Sen. Bernie Sanders conceded on Sunday that the reconciliation bill’s $3.5 trillion pricetag will likely be lowered to appease the moderate Democratic hold-outs.
‘The $3.5 trillion should be a minimum, but I accept that there’s gonna have to be give and take,’ the progressive from Vermont said on ABC’s This Week.
Sanders and other Democratic lawmakers who appeared on the Sunday shows played coy when asked how low they would go as negotiations drag on, with a new deadline of Halloween to get President Joe Biden‘s $1.2 trillion infrastructure bill and the reconciliation bill across the line.
Sen. Bernie Sanders conceded on Sunday that the reconciliation bill’s $3.5 trillion pricetag will likely be lowered to appease the moderate Democratic hold-outs
On Thursday night, House Speaker Nancy Pelosi had to delay a promised vote on the infrastructure bill, which moderates in the party support, because House progressives planned to tank it – a way they hoped to get moderates to back the $3.5 trillion social spending bill that contains a grab bag of progressive priorities.
The $3.5 trillion bill currently includes climate change provisions, universal pre-K, child care assistance, tuition-free community college, paid medical and family leave, the extension of the child tax credit and enhanced Medicare coverage.
Pelosi’s delay sparked fury among moderates including Sen. Kyrsten Sinema, who called it ‘inexcusable,’ in a statement Saturday.
Progressives have voiced frustration because Sinema and Sen. Joe Manchin – the two moderate hold-outs – haven’t specifically defined what they’d support.
On Meet the Press, Sanders swatted back saying, ‘I think the people of Arizona are beginning to stand up and show some impatience there and saying, “You know, Senator, join the team here. Let’s get something done on reconciliation.”‘
When Biden visited Capitol Hill Friday, he reportedly told Democrats that the reconciliation bill would be slashed to $2 trillion.
‘Well, that’s not going to happen,’ Rep. Pramila Jayapal said when asked about a $1.5 trillion pricetag for the reconciliation bill
On ABC’s This Week, Sanders wouldn’t confirm that.
‘Well, first of all, I’m not sure that that’s accurate, as you know there’s a lot of gossip that goes on,’ Sanders said, when This Week’s host Jonathan Karl floated the number.
‘What the president has said is that there’s going to have to be some give and take and I think that that’s right,’ the Vermont senator added.
When Karl played a clip of Sen. Joe Manchin – one of the two moderate Senate Democratic hold-outs – saying that he wanted a $1-$2 trillion reconciliation bill paid for, Sanders ignored the pricetag the West Virginia Democrat had said.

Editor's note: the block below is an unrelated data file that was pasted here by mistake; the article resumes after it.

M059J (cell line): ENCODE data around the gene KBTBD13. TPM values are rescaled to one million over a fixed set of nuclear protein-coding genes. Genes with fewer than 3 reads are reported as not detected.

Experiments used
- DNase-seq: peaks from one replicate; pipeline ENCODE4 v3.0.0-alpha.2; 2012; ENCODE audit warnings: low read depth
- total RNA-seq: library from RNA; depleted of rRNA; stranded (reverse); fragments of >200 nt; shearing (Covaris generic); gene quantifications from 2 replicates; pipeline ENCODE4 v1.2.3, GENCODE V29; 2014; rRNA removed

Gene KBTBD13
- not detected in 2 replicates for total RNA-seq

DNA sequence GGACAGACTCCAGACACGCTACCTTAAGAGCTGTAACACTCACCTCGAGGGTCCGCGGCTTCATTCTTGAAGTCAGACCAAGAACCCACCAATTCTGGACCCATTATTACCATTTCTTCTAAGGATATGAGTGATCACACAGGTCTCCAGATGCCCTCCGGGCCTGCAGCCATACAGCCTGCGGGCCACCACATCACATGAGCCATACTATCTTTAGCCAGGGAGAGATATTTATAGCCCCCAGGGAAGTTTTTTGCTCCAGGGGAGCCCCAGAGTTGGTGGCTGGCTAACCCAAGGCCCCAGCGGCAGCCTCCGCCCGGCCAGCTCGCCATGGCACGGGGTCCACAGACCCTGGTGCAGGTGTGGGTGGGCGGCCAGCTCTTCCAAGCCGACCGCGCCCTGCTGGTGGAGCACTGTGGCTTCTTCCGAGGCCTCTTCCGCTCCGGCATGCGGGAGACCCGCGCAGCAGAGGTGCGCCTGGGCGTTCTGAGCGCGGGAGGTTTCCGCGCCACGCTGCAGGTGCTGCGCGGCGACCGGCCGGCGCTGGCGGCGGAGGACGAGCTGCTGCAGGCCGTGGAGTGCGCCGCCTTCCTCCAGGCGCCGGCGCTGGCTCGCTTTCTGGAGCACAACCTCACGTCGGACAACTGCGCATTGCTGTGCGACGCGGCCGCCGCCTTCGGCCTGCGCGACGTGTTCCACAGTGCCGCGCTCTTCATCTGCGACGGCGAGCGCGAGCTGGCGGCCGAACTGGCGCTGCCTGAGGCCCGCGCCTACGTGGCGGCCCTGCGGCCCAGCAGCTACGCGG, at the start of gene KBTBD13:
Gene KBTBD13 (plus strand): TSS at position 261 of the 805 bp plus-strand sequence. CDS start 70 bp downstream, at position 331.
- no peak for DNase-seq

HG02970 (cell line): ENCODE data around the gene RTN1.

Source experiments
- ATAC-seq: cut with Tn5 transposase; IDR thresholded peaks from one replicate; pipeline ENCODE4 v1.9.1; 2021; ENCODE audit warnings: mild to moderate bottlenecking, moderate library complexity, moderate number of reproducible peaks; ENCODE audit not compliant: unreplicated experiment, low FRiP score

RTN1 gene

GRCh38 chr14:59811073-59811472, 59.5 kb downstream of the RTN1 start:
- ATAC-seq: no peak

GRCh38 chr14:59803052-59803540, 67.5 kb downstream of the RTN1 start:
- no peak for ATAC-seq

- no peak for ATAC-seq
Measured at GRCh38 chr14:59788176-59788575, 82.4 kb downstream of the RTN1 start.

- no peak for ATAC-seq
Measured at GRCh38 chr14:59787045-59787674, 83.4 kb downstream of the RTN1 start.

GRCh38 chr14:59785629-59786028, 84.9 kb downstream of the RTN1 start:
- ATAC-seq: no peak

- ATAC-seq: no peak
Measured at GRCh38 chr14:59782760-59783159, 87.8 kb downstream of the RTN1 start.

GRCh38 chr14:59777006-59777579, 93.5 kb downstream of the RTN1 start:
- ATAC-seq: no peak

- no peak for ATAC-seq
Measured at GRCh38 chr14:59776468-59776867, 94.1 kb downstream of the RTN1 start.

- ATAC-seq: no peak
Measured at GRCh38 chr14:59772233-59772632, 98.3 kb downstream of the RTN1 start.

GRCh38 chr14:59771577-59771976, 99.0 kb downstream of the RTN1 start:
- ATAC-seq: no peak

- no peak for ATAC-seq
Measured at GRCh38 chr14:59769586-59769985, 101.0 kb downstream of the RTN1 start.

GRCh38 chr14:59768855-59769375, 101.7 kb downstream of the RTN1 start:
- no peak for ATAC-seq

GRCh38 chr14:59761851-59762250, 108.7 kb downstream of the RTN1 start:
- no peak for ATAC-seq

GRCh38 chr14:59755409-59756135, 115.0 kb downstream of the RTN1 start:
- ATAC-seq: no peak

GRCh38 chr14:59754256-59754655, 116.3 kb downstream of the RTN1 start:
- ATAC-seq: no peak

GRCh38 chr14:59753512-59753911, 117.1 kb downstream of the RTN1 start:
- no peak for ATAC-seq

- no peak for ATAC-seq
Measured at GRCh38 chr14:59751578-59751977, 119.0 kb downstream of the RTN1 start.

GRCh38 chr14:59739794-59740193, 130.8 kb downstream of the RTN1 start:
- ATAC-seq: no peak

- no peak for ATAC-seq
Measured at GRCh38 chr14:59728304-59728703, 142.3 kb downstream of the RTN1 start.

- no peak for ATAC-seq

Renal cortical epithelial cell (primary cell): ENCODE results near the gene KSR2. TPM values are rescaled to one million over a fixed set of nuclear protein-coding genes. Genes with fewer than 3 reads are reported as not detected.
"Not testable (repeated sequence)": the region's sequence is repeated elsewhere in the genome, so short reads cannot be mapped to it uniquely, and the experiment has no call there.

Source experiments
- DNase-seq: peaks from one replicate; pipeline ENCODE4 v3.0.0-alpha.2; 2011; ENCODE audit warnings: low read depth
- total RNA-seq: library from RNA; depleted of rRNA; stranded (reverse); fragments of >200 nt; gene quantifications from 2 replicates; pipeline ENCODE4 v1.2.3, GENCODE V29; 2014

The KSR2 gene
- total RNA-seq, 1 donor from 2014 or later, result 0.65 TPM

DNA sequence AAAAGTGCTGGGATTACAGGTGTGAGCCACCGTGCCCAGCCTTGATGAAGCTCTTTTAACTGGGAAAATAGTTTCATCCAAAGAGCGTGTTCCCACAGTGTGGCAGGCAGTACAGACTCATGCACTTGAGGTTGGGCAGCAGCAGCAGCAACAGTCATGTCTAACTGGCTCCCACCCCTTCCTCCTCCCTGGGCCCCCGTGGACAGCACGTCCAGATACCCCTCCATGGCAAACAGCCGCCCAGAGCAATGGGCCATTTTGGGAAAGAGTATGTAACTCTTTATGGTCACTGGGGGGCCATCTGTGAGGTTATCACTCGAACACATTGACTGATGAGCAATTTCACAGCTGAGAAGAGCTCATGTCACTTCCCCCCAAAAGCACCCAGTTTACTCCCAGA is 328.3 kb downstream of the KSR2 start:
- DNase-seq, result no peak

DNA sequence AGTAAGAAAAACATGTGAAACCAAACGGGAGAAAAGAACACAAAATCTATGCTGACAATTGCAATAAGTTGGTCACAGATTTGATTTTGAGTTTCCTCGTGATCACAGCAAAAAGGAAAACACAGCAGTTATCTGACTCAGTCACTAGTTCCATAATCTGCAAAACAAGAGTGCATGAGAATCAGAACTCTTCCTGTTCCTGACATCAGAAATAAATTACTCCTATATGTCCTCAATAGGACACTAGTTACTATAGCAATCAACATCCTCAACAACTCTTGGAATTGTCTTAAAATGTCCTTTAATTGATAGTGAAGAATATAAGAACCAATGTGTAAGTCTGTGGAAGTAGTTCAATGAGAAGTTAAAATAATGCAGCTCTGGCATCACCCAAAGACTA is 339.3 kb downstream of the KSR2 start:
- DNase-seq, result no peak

‘If you just listen, Jonathan, if you just listen to what Manchin said, he said it wants to be paid for. He’s right. I want it to be paid for. And in fact that is exactly what we are going to do. And if it’s $3.5 trillion, we can pay for it,’ Sanders said.
Over on CNN’s State of the Union, the chair of the Congressional Progressive Caucus, Rep. Pramila Jayapal did say that $1.5 trillion was too small.
‘Well, that’s not going to happen,’ she told CNN’s Dana Bash.
She wouldn’t say, however, if progressives would be content with a $2 trillion reconciliation bill.
‘I don’t feel the need to give a number, because I gave my number. It was $3.5. So, if you’re in a negotiation, you need to have a counteroffer before you bid against yourself,’ she explained.
‘It would be like buying a house … and going in to make an offer, and then somebody says, “Well, what’s the lowest number you would take?” Why would I do that?’ Jayapal continued.
Jayapal did suggest that the final bill would be ‘somewhere between 1.5 and 3.5 [trillion].’
She said one way Democrats were looking to decrease the price was to shorten some of the programs so that they weren’t funded over the full 10-year period the reconciliation bill is expected to cover.
‘So our idea now is to look at how you make them funded for a little bit of a shorter time,’ Jayapal explained. ‘And we’re also going through some of the smaller things that were in there just to see, what are those things and do they need to be in there as well? That right there will probably cut out a decent amount, small things that were in there or things that we might be able to fund through an appropriations process,’ she added.
Jayapal said that some of the climate change provisions should stay intact.
‘I think that the clean electricity standards really do need to be in there for a 10-year period, because it takes time to cut carbon emissions. And we need to have that certainty in order for the market to move in that direction,’ she said.
While Democratic lawmakers continued to deliberate, Biden spent the weekend in Wilmington, Delaware, golfing on Saturday and going to church with his daughter-in-law and grandchildren on Sunday.
The White House said the president will hit the road this week in order to sell the bills to the America people, but no details on his travel have been provided yet.